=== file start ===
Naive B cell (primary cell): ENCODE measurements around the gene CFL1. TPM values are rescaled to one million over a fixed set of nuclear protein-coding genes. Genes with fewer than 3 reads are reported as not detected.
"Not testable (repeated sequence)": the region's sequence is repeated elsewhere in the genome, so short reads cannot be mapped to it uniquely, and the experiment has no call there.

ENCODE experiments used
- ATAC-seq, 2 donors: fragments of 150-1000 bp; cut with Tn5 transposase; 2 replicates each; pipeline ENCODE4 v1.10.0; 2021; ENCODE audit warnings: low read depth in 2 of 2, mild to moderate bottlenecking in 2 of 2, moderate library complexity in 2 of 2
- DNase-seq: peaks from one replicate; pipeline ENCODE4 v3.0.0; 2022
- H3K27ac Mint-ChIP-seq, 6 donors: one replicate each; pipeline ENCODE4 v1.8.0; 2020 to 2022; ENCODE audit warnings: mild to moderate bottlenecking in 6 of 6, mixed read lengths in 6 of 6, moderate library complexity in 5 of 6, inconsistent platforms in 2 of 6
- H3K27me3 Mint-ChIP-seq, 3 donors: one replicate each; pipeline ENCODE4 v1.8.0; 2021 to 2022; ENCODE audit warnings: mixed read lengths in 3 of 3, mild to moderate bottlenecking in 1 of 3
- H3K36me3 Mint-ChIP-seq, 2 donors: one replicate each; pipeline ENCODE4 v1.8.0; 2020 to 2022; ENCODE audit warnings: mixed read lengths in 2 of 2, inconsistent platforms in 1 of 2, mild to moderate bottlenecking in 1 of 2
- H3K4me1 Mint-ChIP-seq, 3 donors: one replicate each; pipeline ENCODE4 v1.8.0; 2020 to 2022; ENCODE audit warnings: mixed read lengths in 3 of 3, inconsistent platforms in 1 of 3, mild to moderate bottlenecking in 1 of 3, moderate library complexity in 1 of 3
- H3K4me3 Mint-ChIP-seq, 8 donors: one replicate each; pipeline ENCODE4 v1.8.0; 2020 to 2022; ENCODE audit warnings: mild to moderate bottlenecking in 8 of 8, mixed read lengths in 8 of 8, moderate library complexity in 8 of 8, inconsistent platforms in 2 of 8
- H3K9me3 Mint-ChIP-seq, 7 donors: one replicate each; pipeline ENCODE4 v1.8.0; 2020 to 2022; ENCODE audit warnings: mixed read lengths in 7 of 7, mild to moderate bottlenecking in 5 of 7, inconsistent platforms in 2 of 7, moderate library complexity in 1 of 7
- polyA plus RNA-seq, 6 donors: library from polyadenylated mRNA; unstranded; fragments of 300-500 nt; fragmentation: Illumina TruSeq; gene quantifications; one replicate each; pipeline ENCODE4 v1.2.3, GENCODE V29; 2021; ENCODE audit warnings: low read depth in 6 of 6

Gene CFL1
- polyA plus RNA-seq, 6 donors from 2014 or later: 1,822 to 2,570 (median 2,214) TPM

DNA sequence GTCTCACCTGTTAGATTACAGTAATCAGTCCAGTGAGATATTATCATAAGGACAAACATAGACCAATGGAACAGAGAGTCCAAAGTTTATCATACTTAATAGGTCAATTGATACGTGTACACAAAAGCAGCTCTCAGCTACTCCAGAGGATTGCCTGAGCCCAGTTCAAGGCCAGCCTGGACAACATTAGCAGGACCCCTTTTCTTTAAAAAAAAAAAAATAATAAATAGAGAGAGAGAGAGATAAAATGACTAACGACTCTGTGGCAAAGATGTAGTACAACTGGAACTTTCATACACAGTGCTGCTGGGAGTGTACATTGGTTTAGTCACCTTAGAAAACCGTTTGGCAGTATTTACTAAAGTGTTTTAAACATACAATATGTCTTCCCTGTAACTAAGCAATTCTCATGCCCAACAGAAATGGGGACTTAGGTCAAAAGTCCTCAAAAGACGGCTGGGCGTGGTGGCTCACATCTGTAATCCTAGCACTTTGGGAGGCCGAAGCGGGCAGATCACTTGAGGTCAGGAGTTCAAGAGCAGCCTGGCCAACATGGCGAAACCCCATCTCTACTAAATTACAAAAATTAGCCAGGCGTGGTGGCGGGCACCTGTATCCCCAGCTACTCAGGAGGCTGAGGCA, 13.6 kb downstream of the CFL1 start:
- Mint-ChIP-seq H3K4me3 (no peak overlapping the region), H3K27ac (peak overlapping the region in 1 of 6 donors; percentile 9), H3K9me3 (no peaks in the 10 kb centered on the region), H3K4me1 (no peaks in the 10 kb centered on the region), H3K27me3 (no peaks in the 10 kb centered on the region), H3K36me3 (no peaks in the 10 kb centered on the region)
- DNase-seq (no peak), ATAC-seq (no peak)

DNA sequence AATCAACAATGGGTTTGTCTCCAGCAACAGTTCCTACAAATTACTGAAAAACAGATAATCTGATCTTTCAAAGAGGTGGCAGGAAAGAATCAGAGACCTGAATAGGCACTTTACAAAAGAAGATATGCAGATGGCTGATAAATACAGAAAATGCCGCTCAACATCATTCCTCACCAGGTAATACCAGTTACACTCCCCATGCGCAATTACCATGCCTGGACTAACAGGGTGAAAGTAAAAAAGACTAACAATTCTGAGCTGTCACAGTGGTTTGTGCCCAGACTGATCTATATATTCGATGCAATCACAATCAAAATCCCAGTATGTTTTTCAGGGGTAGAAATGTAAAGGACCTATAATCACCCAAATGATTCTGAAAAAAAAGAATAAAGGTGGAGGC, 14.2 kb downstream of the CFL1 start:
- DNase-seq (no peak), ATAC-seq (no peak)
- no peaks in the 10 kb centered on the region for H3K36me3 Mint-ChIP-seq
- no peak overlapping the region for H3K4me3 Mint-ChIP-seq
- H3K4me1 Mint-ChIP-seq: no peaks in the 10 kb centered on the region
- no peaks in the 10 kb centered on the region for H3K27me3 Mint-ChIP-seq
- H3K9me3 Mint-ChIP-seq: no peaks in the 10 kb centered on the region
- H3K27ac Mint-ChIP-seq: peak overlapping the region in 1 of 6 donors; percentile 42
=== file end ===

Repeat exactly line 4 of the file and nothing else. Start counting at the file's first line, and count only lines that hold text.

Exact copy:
- ATAC-seq, 2 donors: fragments of 150-1000 bp; cut with Tn5 transposase; 2 replicates each; pipeline ENCODE4 v1.10.0; 2021; ENCODE audit warnings: low read depth in 2 of 2, mild to moderate bottlenecking in 2 of 2, moderate library complexity in 2 of 2